14 November 2015

what not to say

One of the things that has sometimes been hurtful along the way, is the well-meaning comments when people hear bits and pieces of my story.  I get it:  it's hard and awkward to hear deep pain from others.  Most of us have people in our lives who have experienced loss and pain.  I mean, what do you say to someone who's lost a child?  A husband?  What do you say to someone who has been raped?  Fled from an abusive spouse?  What do you say to someone who confesses that they have wanted to hurt their children in a moment of rage?  Someone who tells you they live with a mental illness?  It's hard!

I don't have the answers, really.  All I can do is speak from my experience.

So, one of the things I've mentioned that I struggle with is low self-esteem.  I can't count how many times I've felt dismissed with, "oh, me too!"  or "yeah, every woman struggles with that..." or similar sentiments.  Sometimes the responses are spiritual:  "you need to see yourself as God sees you!"  or "just tell yourself the Truth!"  Some people give self-help pep talks:  "you're beautiful just the way you are!" "accept yourself!"

Another feeling I've never been able to shake is this feeling of 'otherness.'  And when I've talked about it, again, I've heard all sorts of well-meaning things:  "everyone feels that way sometimes;" "you have a great group of friends!" "we love you!" "you're part of us!"

Oh friends, we mean well when we throw out these platitudes or commiserative comments.  We want our friends and fellow humans to know they are not alone, to feel better.  But listen...let's stop.  Let's think.  Let's even pray, if we believe God hears and answers us.  Let's listen to the heart underneath words of pain.  Because here's what I'm talking about when I say low self-esteem:  I'm talking about a 2-year old who is horrified to be wearing a bikini in public because her belly button is showing (read: she thinks her body is ugly).  I'm talking about a tiny 7-year old who can't bring herself to wear a dress whose fabric she adores, because she thinks she looks pregnant (read: fat).  That is NOT 'normal' low self-esteem, folks.  And when I talk about this feeling of 'otherness,' it's not that I feel left out or not a part of things.  I feel like I'm alien, like I'm not even of the same genetic make up, or like I'm observing from outside my body.  I feel like I'm unwelcome everywhere, barely tolerated, like I'm completely forgotten when I'm out of sight, completely locked out of community (I have heard this 'otherness' feeling is often experienced by adult survivors of abuse).  And when I have received pep talks, spiritual thoughts, and platitudes, I've walked away shredding myself, because there has to be something wrong with me for not being able to believe the right things about myself or rise above these 'normal feelings' that everybody has.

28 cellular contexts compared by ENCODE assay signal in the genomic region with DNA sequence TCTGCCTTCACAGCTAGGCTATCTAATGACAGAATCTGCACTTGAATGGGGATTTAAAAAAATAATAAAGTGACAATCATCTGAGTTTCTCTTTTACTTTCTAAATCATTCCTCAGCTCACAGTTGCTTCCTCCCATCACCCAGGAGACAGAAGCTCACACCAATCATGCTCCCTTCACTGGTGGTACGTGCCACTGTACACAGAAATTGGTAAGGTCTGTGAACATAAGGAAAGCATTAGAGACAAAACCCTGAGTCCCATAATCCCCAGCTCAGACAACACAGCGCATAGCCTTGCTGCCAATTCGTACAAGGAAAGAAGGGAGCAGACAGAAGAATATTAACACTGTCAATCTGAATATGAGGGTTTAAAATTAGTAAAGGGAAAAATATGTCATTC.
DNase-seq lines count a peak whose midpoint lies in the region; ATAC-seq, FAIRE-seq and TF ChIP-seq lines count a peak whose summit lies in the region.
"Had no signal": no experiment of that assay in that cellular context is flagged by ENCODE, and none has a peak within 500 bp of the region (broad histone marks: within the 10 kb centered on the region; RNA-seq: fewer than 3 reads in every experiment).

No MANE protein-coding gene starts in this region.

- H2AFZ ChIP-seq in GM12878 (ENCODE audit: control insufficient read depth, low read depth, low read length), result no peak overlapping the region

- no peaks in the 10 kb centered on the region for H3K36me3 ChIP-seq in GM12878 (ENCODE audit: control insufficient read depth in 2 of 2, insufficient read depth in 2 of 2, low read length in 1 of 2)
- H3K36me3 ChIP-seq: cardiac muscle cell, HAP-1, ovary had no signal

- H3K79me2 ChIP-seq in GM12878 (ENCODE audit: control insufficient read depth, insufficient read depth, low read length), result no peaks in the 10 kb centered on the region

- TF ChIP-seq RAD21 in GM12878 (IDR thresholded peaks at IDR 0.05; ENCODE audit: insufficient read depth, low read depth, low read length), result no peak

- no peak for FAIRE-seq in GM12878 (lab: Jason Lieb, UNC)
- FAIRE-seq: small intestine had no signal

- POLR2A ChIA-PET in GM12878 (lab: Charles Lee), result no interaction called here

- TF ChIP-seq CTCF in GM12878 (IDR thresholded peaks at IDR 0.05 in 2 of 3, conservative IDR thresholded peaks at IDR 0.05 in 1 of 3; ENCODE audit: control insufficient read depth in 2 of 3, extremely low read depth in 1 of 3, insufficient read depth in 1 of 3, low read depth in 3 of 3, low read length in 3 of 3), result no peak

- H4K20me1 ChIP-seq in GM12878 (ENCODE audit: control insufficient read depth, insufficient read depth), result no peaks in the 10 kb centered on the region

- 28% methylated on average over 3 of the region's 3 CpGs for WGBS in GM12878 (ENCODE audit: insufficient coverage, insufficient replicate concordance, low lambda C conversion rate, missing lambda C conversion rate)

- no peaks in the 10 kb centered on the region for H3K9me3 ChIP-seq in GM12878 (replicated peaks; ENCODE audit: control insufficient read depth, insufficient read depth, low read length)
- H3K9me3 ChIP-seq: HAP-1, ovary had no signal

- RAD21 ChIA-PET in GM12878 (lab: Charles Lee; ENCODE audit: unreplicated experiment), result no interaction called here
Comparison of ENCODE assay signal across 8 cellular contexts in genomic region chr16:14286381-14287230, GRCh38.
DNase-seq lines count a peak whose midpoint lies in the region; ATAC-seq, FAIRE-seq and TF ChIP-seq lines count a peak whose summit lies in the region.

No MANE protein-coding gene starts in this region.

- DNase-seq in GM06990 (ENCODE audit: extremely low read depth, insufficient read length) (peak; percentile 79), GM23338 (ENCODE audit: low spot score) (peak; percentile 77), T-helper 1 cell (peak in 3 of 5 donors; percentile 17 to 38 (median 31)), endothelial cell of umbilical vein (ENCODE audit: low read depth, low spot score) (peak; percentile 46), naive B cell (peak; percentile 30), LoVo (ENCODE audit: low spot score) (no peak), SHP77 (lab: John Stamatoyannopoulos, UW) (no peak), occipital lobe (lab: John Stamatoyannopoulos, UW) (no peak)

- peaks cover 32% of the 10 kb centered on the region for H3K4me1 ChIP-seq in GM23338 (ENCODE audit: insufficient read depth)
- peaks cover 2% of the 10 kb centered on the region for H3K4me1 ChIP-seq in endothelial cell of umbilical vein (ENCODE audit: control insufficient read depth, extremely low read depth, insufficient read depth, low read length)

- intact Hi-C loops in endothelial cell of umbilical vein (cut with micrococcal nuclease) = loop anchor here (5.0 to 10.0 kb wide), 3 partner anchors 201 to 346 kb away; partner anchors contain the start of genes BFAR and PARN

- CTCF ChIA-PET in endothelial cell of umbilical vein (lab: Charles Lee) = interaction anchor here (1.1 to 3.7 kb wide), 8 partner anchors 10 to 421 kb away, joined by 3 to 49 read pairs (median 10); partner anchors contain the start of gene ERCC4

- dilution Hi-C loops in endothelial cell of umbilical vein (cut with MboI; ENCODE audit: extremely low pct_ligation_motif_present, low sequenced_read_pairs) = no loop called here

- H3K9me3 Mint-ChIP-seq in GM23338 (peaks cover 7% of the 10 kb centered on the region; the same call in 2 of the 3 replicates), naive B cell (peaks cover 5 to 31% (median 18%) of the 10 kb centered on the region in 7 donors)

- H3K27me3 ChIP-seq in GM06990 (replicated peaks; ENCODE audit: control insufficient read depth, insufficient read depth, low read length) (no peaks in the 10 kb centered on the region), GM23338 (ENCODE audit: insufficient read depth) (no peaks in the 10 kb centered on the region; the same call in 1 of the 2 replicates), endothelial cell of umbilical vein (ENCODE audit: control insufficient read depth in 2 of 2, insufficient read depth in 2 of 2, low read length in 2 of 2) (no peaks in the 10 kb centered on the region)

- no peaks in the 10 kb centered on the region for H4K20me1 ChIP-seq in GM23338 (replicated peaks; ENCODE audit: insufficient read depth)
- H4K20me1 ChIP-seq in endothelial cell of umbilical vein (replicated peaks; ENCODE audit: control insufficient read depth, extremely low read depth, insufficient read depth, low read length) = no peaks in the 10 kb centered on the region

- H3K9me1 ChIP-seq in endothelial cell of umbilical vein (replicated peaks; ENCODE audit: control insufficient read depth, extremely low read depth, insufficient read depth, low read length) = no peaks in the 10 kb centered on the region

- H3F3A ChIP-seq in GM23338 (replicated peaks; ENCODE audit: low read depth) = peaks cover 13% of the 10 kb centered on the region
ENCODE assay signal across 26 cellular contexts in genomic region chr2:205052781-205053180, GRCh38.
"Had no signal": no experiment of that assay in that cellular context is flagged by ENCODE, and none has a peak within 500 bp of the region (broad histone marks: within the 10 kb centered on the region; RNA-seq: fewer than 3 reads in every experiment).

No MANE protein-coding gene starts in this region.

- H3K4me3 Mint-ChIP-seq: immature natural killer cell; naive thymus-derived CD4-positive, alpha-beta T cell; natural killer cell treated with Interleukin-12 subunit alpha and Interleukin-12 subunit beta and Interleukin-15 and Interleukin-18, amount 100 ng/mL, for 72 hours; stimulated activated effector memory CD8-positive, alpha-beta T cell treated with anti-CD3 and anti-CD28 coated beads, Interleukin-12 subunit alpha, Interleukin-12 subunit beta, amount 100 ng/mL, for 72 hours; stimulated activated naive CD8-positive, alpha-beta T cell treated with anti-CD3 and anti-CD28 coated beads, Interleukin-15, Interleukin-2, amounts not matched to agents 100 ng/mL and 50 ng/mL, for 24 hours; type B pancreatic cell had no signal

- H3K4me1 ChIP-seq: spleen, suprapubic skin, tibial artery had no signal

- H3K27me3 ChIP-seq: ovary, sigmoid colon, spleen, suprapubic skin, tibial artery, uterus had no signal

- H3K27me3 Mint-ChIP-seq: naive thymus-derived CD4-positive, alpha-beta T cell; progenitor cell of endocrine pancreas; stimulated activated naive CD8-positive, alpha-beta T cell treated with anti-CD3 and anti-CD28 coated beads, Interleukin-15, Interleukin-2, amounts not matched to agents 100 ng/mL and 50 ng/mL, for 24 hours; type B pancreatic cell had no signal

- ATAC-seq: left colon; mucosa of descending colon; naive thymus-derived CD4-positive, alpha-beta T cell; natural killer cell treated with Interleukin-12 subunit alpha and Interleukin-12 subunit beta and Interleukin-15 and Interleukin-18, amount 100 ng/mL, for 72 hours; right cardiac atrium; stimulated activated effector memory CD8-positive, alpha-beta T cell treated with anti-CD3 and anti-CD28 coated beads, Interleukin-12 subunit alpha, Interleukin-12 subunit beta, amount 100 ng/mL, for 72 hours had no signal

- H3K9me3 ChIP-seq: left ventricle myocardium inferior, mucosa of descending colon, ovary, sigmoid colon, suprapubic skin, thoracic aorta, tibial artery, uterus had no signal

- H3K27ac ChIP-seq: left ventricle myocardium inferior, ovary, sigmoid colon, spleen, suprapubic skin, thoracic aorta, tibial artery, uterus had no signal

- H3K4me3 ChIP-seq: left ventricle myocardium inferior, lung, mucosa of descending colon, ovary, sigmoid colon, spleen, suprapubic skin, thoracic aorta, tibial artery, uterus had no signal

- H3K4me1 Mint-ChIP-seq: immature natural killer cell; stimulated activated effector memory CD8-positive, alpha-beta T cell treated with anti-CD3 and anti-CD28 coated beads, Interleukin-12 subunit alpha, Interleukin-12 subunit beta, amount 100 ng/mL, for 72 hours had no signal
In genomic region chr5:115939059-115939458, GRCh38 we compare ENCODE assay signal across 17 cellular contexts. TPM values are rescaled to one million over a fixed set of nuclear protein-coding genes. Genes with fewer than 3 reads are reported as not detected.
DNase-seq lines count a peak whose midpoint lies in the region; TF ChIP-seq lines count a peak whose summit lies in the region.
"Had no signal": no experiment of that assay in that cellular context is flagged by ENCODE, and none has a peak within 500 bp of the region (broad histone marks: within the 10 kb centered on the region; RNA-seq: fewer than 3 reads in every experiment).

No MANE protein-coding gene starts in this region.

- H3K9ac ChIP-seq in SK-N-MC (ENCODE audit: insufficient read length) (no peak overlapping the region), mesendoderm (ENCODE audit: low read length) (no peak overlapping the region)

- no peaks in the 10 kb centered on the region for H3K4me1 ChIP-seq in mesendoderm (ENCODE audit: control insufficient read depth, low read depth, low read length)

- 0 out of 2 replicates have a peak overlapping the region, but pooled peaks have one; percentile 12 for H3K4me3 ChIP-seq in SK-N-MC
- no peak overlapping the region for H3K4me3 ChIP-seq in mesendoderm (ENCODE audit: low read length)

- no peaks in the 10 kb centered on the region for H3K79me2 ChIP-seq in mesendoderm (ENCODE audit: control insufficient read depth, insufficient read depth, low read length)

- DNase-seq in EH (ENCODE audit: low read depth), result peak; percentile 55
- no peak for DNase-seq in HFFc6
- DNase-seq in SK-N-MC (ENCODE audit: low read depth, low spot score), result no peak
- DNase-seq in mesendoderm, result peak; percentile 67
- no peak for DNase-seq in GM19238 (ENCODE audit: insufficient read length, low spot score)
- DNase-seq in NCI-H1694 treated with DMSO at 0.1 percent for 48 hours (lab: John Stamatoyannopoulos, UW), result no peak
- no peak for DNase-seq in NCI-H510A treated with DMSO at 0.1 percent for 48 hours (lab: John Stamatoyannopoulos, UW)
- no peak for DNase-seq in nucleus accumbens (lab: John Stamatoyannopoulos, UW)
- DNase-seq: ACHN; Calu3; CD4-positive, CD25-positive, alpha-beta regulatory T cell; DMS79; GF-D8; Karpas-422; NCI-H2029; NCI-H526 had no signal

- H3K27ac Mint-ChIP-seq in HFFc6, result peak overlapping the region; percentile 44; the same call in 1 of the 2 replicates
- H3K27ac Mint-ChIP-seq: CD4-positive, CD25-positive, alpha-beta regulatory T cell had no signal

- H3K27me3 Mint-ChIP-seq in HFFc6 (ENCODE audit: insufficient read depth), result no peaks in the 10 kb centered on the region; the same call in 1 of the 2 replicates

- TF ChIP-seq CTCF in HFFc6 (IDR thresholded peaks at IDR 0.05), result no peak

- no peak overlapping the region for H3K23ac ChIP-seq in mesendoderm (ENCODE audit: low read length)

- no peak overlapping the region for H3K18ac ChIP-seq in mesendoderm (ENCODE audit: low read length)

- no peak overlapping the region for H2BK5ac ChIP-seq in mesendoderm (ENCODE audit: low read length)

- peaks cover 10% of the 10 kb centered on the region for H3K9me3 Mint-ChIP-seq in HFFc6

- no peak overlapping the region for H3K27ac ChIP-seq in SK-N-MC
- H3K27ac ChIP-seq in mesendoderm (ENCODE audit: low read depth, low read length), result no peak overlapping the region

Hear me, friends:  I've not arrived; I am guilty of speaking too quickly way too often!  But here's what happened one time, years ago:  a dear friend's husband received a cancer diagnosis, and she came to use our computer to send word to friends and family (we lived overseas at the time).  I did not know what to say!  I felt awkward and awful.  I sat beside her saying nothing at all, and she didn't say anything either.  After awhile, she got up to go back home, so I stood with her and gave her a hug.  When she left, I felt terrible that I hadn't offered words of hope or care - I didn't even offer prayers or condolences!  I felt like a failure as a friend, and as a Christian.  But a couple of years later, she mentioned that NOT speaking was the best thing I could have done, that she felt comforted and cared for in the silence.

This is not to say everyone is the same.  I'm just saying, please:  be quick to listen, and SLOW to speak.  And when you do speak, a simple, heartfelt "I'm so sorry" goes a long way.  Less is more.

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